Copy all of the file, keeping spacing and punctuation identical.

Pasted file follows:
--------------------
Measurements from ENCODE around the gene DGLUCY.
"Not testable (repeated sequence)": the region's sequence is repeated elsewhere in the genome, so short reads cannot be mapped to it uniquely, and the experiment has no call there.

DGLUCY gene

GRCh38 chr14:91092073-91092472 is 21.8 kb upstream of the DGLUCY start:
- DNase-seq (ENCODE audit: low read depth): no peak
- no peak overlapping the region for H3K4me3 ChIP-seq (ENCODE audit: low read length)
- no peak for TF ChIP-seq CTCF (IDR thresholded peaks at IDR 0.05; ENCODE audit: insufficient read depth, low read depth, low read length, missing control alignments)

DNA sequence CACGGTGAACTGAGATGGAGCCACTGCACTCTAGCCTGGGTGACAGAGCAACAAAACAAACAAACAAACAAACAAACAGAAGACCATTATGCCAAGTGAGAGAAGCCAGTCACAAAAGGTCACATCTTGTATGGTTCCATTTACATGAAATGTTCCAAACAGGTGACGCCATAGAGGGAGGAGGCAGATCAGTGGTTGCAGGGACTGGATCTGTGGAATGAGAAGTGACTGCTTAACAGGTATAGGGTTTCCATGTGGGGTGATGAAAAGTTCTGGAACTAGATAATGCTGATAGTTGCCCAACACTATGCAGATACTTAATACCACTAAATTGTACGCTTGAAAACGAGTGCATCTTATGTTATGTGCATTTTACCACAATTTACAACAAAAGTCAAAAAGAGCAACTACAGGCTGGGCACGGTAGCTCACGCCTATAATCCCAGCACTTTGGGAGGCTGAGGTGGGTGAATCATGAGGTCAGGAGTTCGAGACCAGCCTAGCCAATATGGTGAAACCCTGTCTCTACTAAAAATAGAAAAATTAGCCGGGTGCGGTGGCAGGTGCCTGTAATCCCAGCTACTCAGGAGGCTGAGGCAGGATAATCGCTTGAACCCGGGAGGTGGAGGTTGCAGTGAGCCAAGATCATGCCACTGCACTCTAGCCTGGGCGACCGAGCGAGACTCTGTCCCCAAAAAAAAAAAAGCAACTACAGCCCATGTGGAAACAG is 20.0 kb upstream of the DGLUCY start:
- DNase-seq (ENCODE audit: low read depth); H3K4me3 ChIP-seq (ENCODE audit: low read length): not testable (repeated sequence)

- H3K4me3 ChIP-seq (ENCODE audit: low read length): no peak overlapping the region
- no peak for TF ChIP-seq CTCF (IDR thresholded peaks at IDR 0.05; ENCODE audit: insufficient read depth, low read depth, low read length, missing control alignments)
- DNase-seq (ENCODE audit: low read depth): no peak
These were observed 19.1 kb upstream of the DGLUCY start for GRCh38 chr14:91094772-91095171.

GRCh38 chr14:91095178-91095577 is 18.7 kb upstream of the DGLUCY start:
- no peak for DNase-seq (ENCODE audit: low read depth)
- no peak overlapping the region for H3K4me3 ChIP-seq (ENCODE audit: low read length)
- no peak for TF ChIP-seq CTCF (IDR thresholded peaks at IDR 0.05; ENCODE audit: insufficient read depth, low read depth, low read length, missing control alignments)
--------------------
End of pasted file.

Measurements from ENCODE around the gene DGLUCY.
"Not testable (repeated sequence)": the region's sequence is repeated elsewhere in the genome, so short reads cannot be mapped to it uniquely, and the experiment has no call there.

DGLUCY gene

GRCh38 chr14:91092073-91092472 is 21.8 kb upstream of the DGLUCY start:
- DNase-seq (ENCODE audit: low read depth): no peak
- no peak overlapping the region for H3K4me3 ChIP-seq (ENCODE audit: low read length)
- no peak for TF ChIP-seq CTCF (IDR thresholded peaks at IDR 0.05; ENCODE audit: insufficient read depth, low read depth, low read length, missing control alignments)

DNA sequence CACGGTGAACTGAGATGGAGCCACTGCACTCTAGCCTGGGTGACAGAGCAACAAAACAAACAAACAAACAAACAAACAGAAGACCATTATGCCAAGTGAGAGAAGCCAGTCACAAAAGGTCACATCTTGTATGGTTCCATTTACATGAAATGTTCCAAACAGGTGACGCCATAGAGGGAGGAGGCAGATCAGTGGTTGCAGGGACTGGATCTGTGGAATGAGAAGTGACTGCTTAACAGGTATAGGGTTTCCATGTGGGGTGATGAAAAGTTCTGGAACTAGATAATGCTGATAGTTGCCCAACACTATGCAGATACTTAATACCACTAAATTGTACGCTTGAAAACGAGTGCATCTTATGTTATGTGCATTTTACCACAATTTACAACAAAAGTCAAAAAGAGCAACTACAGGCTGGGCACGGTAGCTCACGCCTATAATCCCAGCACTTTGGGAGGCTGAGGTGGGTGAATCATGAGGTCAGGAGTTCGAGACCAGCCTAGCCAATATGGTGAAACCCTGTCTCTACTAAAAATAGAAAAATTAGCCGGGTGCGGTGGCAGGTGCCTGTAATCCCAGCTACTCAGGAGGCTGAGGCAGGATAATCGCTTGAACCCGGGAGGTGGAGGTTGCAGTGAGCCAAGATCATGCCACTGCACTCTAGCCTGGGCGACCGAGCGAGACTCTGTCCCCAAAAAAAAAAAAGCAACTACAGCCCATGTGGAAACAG is 20.0 kb upstream of the DGLUCY start:
- DNase-seq (ENCODE audit: low read depth); H3K4me3 ChIP-seq (ENCODE audit: low read length): not testable (repeated sequence)

- H3K4me3 ChIP-seq (ENCODE audit: low read length): no peak overlapping the region
- no peak for TF ChIP-seq CTCF (IDR thresholded peaks at IDR 0.05; ENCODE audit: insufficient read depth, low read depth, low read length, missing control alignments)
- DNase-seq (ENCODE audit: low read depth): no peak
These were observed 19.1 kb upstream of the DGLUCY start for GRCh38 chr14:91094772-91095171.

GRCh38 chr14:91095178-91095577 is 18.7 kb upstream of the DGLUCY start:
- no peak for DNase-seq (ENCODE audit: low read depth)
- no peak overlapping the region for H3K4me3 ChIP-seq (ENCODE audit: low read length)
- no peak for TF ChIP-seq CTCF (IDR thresholded peaks at IDR 0.05; ENCODE audit: insufficient read depth, low read depth, low read length, missing control alignments)